Serbia has a transitional economy largely dominated by market forces, but the state sector remains significant in certain areas and many institutional reforms are needed. The economy relies on manufacturing and exports, driven largely by foreign investment. MILOSEVIC-era mismanagement of the economy, an extended period of international economic sanctions, civil war, and the damage to Yugoslavia's infrastructure and industry during the NATO airstrikes in 1999 left the economy only half the size it was in 1990. After the ousting of former Federal Yugoslav President MILOSEVIC in September 2000, the Democratic Opposition of Serbia (DOS) coalition government implemented stabilization measures and embarked on a market reform program. After renewing its membership in the IMF in December 2000, Serbia continued to reintegrate into the international community by rejoining the World Bank (IBRD) and the European Bank for Reconstruction and Development (EBRD). Serbia has made progress in trade liberalization and enterprise restructuring and privatization, but many large enterprises - including the power utilities, telecommunications company, natural gas company, and others - remain in state hands. Serbia has made some progress towards EU membership, signing a Stabilization and Association Agreement with Brussels in May 2008, and with full implementation of the Interim Trade Agreement with the EU in February 2010, gained candidate status in March 2012. In January 2014, Serbia's EU accession talks officially opened. Serbia's negotiations with the World Trade Organization are advanced, with the country's complete ban on the trade and cultivation of agricultural biotechnology products representing the primary remaining obstacle to accession. Serbia's program with the IMF was frozen in early 2012 because the 2012 budget approved by parliament deviated from the program parameters; the arrangement is now void. However, an IMF mission visited Serbia in February 2014 to initiate discussions with Serbian authorities on a possible new IMF arrangement and these talks will continue following the formation of the new government. High unemployment and stagnant household incomes are ongoing political and economic problems. Structural economic reforms needed to ensure the country's long-term prosperity have largely stalled since the onset of the global financial crisis. Growing budget deficits constrain the use of stimulus efforts to revive the economy and contribute to growing concern of a public debt crisis, given that Serbia's total public debt as a share of GDP doubled between 2008 and 2013. Serbia's concerns about inflation and exchange-rate stability may preclude the use of expansionary monetary policy. During the recent election campaign, the victorious SNS party promised comprehensive economic reform during the first half of 2014 to address issues with the fiscal deficit, state-owned enterprises, the labor market, construction permits, bankruptcy and privatization, and other areas. Major challenges ahead include: high unemployment rates and the need for job creation; high government expenditures for salaries, pensions, healthcare, and unemployment benefits; a growing need for new government borrowing; rising public and private foreign debt; attracting new foreign direct investment; and getting the IMF program back on track. Other serious longer-term challenges include an inefficient judicial system, high levels of corruption, and an aging population. Factors favorable to Serbia's economic growth include its strategic location, a relatively inexpensive and skilled labor force, and free trade agreements with the EU, Russia, Turkey, and countries that are members of the Central European Free Trade Agreement (CEFTA).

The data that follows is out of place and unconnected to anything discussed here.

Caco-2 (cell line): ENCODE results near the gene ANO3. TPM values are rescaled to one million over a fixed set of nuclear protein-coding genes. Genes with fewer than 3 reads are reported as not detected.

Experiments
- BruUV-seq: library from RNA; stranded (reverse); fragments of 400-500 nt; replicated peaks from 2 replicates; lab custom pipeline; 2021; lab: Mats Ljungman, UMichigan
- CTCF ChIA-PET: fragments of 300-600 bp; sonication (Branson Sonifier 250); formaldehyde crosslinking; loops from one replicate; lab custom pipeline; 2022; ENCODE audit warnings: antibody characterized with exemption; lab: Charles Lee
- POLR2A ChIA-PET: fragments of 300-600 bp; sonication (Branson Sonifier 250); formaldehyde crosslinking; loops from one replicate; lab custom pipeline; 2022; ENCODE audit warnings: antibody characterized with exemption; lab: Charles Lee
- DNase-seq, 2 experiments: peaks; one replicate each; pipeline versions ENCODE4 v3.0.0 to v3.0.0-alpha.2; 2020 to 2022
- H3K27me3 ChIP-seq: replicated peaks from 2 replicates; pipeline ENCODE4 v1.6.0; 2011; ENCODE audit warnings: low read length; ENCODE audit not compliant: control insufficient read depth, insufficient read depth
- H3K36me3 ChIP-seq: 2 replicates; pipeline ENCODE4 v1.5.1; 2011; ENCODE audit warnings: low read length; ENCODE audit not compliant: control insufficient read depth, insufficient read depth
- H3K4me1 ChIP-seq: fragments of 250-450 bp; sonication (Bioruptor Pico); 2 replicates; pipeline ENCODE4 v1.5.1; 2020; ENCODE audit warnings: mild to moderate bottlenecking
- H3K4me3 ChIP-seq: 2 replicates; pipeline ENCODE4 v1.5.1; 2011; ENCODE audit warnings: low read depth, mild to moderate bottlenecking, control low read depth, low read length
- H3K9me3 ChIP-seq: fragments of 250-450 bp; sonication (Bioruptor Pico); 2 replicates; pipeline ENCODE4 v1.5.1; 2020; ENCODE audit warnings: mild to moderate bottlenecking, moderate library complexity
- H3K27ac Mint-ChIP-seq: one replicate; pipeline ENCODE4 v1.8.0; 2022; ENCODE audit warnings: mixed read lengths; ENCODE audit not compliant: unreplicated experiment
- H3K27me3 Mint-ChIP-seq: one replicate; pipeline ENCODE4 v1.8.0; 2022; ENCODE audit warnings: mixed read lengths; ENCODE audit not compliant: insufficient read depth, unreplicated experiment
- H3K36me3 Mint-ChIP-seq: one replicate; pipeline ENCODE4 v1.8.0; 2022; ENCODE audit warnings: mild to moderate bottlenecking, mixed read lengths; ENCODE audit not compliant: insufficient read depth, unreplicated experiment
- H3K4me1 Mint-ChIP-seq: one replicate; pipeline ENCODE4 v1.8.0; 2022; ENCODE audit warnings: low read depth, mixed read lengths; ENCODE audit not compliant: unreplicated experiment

GDP (purchasing power parity):